We will be led by our communities; we will enable Active Travel rather than encouraging it; our infrastructure will meet minimum standards and we will ensure cycling and walking are fully accessible.
Because until Active Travel is the norm, rather than the exception, people will continue to use their cars for even short journeys.
In the Sheffield City Region, just under 40% of car trips are under a kilometre – the equivalent of just a 15-minute walk. It’s no surprise that our motorways and major roads are under great strain.
If we are to safeguard our health, our environment, and our economy, now is the time to act.
That’s why I’ve been working closely with fellow Metro Mayors and their Active Travel Commissioners, and with experts such as British Cycling, Sustrans, the Ramblers and Living Streets.
I’m also using my membership of Transport for the North to create policy that will shape the North’s infrastructure now and into the future – such as ensuring every new scheme has an Active Travel element.
This collaboration across geographic borders, across the political divide and across areas of expertise, is rapidly gaining momentum.
Two weeks ago, Dame Sarah and I attended the first ever national summit of the UK’s cycling and walking commissioners; hosted in Manchester by Mayor Andy Burnham and his Commissioner Chris Boardman.
We were united in setting out what we need from Government to make cycling, walking and public transport central to the way we travel.
Dame Sarah and the other Commissioners – Chris Boardman; West Midlands Cycling Ambassador and World Champion cyclist, Shanaze Reade; London’s Walking and Cycling Commissioner, Will Norman; Scotland’s Active Nation Commissioner, Lee Craigie; and Liverpool City Council’s Cycling Champion, Simon O’Brien, have five asks.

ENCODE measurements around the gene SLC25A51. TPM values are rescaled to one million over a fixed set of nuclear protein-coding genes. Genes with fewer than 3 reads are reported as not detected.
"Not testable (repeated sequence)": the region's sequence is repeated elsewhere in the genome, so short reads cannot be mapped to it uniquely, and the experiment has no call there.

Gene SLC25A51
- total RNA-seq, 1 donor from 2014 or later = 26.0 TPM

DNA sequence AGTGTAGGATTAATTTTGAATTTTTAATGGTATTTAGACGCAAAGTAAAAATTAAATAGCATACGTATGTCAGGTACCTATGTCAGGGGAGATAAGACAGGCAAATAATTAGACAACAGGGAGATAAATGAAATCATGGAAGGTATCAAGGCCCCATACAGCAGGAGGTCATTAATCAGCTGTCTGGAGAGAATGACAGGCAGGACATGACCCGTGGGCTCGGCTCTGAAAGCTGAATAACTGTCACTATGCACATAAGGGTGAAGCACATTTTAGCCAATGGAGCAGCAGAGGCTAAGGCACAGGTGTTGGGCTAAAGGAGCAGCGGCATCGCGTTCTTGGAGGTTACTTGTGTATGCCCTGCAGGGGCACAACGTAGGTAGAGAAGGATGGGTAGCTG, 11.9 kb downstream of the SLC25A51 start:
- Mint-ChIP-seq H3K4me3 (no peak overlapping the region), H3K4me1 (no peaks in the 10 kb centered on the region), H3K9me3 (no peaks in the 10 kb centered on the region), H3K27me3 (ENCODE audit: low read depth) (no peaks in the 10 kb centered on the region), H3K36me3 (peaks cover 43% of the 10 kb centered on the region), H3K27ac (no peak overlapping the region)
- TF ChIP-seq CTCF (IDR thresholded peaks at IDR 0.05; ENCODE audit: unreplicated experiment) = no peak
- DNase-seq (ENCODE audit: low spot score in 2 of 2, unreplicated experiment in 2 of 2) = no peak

One. To commit to long-term devolved funding for cycling and walking, putting powers and resources in the hands of Metro Mayors and regional leaders
Two. To commit to minimum quality levels to ensure that no more public money is wasted on infrastructure that is not fit for purpose
Three. To reform policing and enforcement, allowing revenue from fixed penalty notices for road offences to be retained locally, and reinvested in road safety activity in the community.
Four. To enable innovation by keeping road traffic regulations under review, making changes where regulations hinder walking and cycling
Five. And finally, to ensure that transport investment decisions account for the true cost of car use to society. Economic appraisal models currently don’t capture the negative effects of car use on our health and on the environment.
This is about so much more than encouraging people to get on a bike, or put on their walking shoes.
People don’t need to be encouraged. They need to be enabled.
That responsibility lies with us, and lies with Government.
There is a tremendous opportunity to seize the momentum created by the energy, expertise and enthusiasm of Active Travel Commissioners across the UK, and by regional leaders who know their communities deserve better.
We must not let that opportunity pass.